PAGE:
Lexus RC200t F-Sport 2016 new car review

The RC200t recieved little fanfare - a surprise given what an enjoyable and competent package it presents.

Robert Barry
Robert Barry
Expert reviewer | Auto Media Group

Lexus introduced its new 'entry-level' $102,900 RC200t F-Sport Coupe to the market at the beginning of the year with little fanfare, which is a surprise given what an enjoyable and competent package it presents.

Exterior , 4 out of 5 Drive , 3.5 out of 5 Safety , 5 out of 5 Value , 4 out of 5

Overall score , 4.1 out of 5

The good
  • Agile and lithe
  • Stunning coupe design
The not-so-good
  • Fuel economy
  • Exhaust note too subtle
  • Dreadful rear blind spot

In a world where every man and his dog is buying a pickup or an SUV, it's nice to have a car that says to hell with practicality, and to hell with putting passengers into the rear seat comfortably, but is instead focussed on being fun to drive and luxuriously appointed.

In the RC line-up the signature Lexus spindle grille actually works with the cars aggressive front styling, and the arrowhead LED daytime driving lights don't look out of place either.

It's not a cut-price RC F, but the RC 200t F-Sport does offer similar striking looks, with a comfortable yet sporty suspension set-up, and it wears stunning 19-inch alloy wheels covered with Bridgestone Potenza tyres which amply fill out those beautifully curved wheel arches at each corner.

The RC 200t doesn't haven't the rumbling Sumo brawn of its 5-litre V8 RC F sibling, nor the visceral warrior howl of the 3.5-litre V6 RC 350.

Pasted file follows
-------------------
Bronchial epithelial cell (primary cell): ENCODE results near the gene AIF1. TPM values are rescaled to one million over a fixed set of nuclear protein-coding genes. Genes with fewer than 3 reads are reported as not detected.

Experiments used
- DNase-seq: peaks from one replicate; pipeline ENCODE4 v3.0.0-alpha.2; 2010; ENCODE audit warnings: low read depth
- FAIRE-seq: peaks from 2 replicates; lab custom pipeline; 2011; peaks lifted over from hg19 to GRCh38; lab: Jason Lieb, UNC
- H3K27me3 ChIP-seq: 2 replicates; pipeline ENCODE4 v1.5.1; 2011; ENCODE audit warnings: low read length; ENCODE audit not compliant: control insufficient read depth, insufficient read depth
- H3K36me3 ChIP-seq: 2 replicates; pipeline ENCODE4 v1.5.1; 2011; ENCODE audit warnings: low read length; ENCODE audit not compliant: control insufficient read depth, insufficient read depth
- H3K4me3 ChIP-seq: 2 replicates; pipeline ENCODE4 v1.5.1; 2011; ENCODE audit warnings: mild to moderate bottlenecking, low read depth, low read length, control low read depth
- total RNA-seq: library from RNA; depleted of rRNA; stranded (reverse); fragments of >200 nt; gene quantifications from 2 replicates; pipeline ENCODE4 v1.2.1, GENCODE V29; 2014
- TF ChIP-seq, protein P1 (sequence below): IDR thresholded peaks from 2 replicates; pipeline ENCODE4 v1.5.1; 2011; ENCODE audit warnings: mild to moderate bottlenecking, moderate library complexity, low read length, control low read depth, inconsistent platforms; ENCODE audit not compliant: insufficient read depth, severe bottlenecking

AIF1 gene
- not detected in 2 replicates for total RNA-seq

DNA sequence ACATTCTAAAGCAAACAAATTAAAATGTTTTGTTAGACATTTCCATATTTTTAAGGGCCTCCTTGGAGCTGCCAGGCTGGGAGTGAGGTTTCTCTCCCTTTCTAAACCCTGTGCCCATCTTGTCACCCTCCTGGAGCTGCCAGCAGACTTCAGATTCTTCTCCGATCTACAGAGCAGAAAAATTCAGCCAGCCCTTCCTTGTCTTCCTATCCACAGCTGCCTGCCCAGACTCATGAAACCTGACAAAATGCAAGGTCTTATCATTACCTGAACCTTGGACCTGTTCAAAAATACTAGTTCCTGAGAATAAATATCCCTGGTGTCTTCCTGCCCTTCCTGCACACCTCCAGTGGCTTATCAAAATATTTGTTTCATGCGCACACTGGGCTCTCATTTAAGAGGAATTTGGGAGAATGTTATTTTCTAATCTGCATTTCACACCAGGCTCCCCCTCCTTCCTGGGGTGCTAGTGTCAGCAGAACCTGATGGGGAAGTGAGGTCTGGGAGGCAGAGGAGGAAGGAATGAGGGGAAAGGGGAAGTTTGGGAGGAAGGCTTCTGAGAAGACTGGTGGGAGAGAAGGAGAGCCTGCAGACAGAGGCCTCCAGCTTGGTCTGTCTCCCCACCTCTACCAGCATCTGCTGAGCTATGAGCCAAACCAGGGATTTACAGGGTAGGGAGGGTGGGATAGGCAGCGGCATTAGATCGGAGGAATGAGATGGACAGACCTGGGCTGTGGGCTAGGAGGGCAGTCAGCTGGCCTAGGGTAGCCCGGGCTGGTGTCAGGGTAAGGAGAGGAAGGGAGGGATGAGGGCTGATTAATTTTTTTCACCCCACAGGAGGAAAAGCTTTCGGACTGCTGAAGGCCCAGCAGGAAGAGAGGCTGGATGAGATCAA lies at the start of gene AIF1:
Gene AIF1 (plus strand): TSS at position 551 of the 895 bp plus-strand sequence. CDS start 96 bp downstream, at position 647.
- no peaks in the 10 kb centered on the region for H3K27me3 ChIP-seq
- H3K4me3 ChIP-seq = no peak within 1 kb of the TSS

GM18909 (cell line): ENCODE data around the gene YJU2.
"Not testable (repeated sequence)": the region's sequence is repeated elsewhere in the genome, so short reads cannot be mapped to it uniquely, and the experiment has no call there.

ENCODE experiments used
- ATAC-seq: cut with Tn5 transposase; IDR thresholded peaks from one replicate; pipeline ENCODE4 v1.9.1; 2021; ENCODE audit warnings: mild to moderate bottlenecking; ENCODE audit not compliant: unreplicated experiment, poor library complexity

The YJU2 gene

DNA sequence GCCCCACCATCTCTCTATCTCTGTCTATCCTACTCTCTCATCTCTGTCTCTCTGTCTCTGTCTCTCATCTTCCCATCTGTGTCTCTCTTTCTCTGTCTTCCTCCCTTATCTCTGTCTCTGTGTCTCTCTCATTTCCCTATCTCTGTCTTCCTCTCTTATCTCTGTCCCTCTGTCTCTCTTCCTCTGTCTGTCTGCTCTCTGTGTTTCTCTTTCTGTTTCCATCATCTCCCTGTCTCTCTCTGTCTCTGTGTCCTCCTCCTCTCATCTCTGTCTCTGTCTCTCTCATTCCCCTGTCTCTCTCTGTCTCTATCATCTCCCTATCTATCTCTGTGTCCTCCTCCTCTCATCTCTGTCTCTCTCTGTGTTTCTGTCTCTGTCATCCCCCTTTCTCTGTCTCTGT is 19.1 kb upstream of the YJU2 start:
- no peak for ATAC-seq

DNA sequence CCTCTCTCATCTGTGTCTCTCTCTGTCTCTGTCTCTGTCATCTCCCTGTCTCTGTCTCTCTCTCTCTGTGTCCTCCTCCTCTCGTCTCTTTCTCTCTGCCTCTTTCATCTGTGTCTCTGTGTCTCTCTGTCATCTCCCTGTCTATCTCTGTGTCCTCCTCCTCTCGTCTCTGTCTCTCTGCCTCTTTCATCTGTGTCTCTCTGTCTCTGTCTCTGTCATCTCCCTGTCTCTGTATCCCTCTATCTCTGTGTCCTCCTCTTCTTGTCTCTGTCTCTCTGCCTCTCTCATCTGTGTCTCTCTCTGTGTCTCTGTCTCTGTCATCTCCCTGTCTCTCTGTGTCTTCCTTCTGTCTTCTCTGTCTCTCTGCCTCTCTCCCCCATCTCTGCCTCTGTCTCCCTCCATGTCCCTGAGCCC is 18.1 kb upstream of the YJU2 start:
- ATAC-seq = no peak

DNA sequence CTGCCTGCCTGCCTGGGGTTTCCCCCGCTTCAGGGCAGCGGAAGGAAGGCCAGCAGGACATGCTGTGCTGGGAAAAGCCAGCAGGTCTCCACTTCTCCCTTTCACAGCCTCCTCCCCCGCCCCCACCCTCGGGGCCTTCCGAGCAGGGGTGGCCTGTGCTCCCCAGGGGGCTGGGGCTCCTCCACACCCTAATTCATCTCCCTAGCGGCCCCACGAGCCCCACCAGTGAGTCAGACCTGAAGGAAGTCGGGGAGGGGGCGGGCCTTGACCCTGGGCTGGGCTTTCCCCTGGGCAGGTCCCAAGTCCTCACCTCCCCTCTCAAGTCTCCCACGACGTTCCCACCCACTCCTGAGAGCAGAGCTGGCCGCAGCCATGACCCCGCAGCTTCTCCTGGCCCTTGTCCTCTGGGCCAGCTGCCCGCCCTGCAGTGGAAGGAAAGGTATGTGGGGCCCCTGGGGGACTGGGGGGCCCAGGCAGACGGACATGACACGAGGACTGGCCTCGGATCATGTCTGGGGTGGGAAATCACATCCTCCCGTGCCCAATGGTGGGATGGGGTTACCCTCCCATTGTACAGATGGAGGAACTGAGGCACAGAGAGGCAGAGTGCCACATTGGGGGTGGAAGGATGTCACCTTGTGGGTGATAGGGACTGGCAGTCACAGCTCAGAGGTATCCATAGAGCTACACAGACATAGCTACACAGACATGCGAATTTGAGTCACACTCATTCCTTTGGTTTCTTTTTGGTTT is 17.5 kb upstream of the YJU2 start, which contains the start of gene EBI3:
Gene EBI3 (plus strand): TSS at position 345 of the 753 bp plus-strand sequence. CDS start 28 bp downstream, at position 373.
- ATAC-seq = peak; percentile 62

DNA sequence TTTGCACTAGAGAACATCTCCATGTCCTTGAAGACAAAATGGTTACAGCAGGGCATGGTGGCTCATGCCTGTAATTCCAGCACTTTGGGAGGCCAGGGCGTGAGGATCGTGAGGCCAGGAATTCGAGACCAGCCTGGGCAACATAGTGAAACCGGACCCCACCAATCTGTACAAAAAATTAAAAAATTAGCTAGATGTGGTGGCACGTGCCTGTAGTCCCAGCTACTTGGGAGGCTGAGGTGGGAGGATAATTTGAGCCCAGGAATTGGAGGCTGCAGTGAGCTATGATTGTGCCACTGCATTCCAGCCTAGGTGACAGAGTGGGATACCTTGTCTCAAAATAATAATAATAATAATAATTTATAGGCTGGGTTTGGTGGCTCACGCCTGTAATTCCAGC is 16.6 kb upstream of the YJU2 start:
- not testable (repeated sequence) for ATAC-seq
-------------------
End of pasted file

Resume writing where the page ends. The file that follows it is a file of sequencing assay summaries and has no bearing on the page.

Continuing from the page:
Instead, the RC 200t F-Sport is more of a lightweight field archer, nimble and lithe, and deft to inputs from a sensitive yet dynamic driver.

Turbocharged 2-litre engine

Just as milk and Coke Zero come in 2-litres, so too does the RC 200t F-Sport.

As I've said in reviews before, the 2-litre four-cylinder engine is no longer humble, and the new direct-injection turbocharged unit that the RC 200t shares with the Lexus NX 200t SUV and IS 200t sedan has 180kW of power with 350 Newton metres of stump-pulling torque.

Pumping all that torque through the rear wheels is the job of the limited-slip differential allied to intelligent 8-speed automatic transmission which has paddle shifters on the steering column, and the RC 200t also offers four driving modes, Eco, Normal, Sport and Sport+, to accommodate the driver's mood.

Lexus claims a fuel efficiency of 7.3L/100km, but I never got within a bull's roar of this figure, finishing the test week on a solid 13L/100km.

Perhaps I was just enjoying myself a little too much? More than likely.

Dark Rose

The jewel in the crown of the RC 200t are the extraordinarily comfortable sports bucket front seats upholstered in Dark Rose leather, which offers both three-stage heating or ventilated cooling for the occupants.

Unlike the enormous colour screen in the large LX 450d SUV, the RC 200t has a much smaller unit for its navigation and infotainment systems, combined with a touch sensitive pad that allows the driver to control most functions while on the move.

The only option in the RC 200t is a 17-speaker Mark Levinson sound system, which was sadly not fitted to the vehicle on test, but the standard Lexus 10-speaker audio package is more than perfectly adequate for the task, providing good tone and clarity in its sound reproduction.